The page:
It’s not surprising that modern pen makers try to capitalize on their heritage by issuing revived versions of older pens. Why would Sheaffer act differently? Especially that they created many stunning pens in the past. Nowadays the company can’t create anything interesting. And yet they have know-how to recreate many gems. Sheaffer Balance II was offered as limited edition of 6000 pieces in 1997.
It’s a stunning pen, really.
The pen has perfect shape.Wide, smooth cigar shape with tapered ends is very comfortable in the hand. The threads are soft and there is no step back from the section to the barrel. The pen looks spectacular.
Sadly, the plastic used to produce the pen is infamous for being very fragile. It seems that with time most of these pens develop cracks and / or stress lines. In order to make its use safer the cap shouldn’t be posted, and the clip shouldn’t be pulled out further than is necessary to slide a piece of paper under it.
The material used in Green Marble version of the pen looks spectacular. If only I wasn’t afraid it’ll break just because I look at it, I would love to use this pen frequently. The curve of the section is well-suited to my grip and makes the peb very comfortable. Cap looks great and is engineered to be posted however posting it has hazards – it may lead to chips and cracks in the cap lip. As the pen isn’t mine I haven’t posted it. I don’t want to damage this work of art.
The 18K gold feathertouch nib is a fine nib. Juicy and incredibly smooth. A joy to use. It has a bit of spring to it. I read that some early customers reported skippy nibs, but this one starts well and writes until it is empty.
It’s a lever filler. Filling system works well, however there are some risks connected with it. Sheaffer sacced these pens with silicone sacs which, in theory, should last many years. On the other hand if the sack will deteriorate and you’ll have to exchange it, it won’t be possible without pulling the section out. There’s a risk of cracking the barrel in the process. Why beauty needs to be so fragile?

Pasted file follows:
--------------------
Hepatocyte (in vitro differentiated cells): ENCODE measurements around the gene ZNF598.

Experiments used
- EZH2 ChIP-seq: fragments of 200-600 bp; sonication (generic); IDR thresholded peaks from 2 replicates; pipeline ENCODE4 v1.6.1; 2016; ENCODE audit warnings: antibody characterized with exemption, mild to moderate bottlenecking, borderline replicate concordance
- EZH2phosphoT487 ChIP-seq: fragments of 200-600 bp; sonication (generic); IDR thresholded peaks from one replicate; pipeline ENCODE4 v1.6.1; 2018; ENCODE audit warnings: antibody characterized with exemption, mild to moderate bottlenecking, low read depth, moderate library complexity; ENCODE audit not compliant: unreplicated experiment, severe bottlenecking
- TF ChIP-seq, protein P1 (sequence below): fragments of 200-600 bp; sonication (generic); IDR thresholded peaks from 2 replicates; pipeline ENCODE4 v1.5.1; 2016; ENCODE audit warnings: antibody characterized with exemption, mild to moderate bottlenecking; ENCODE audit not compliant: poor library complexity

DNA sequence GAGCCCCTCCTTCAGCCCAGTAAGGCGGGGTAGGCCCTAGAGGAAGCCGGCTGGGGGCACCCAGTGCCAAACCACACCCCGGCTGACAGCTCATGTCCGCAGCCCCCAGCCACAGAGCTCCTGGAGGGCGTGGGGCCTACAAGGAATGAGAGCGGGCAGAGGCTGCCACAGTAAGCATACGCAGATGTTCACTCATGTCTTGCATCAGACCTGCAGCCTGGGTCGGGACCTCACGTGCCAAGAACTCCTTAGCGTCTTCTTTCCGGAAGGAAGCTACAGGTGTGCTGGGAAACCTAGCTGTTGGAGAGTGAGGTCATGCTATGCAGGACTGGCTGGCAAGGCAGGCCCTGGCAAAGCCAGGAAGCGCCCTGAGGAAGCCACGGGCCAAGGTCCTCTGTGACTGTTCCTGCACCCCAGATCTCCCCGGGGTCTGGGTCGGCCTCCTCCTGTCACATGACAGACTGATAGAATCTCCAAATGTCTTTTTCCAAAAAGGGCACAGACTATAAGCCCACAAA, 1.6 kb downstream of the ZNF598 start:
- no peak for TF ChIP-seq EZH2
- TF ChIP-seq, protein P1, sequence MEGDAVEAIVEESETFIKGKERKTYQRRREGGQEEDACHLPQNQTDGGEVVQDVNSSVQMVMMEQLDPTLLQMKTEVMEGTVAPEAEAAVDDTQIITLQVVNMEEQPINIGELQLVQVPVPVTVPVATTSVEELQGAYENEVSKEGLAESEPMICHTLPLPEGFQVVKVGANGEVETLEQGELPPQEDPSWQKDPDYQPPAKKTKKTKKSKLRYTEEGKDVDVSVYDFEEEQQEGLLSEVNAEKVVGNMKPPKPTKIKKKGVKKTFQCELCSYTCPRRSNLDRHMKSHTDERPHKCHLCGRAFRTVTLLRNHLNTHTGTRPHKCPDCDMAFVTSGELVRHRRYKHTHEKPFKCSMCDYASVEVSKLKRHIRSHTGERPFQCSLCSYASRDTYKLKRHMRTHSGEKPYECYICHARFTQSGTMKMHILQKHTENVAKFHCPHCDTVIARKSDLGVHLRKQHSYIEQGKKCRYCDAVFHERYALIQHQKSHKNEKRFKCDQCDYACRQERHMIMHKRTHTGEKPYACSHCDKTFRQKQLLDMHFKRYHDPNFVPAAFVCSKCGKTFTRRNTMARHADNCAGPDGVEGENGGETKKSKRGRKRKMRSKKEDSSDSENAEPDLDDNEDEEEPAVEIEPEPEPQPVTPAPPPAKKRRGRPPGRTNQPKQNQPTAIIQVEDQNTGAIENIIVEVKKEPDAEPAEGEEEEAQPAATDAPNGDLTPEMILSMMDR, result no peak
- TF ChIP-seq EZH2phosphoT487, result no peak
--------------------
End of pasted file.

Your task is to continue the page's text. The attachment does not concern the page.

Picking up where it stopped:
Capped: 147.3 mm
Uncapped: 125.3 mm
The pen is light and comfortable to write with. For me, it has a perfect size and diameter.
While I think this pen looks spectacular, I’m not sure if it’s good choice. It will, undoubtedly, look well in the cabinet, protected by glass. The thing is I don’t collect pens, I mostly use them. This isn’t pen for me. I think it’s better suited for collectors who won’t fill it and treat it more like work of art than every day carry fountain pen.
It’s stunning. It’s one of nicest pens I ever used but I would be afraid to get one for myself or to recommend it to otherrs because of how fragile it is. It’s a great modern collectible that shouldn’t be considered as a pen you’re supposed to use, sadly.
Disclaimer: The pen was lent me by FPN user VodnikVolsovecek. It hasn’t influenced my opinion but I guess some of you want to know such things. Krzysiek – thank you for being so generous and allowing me to play with high-end fountain pens 🙂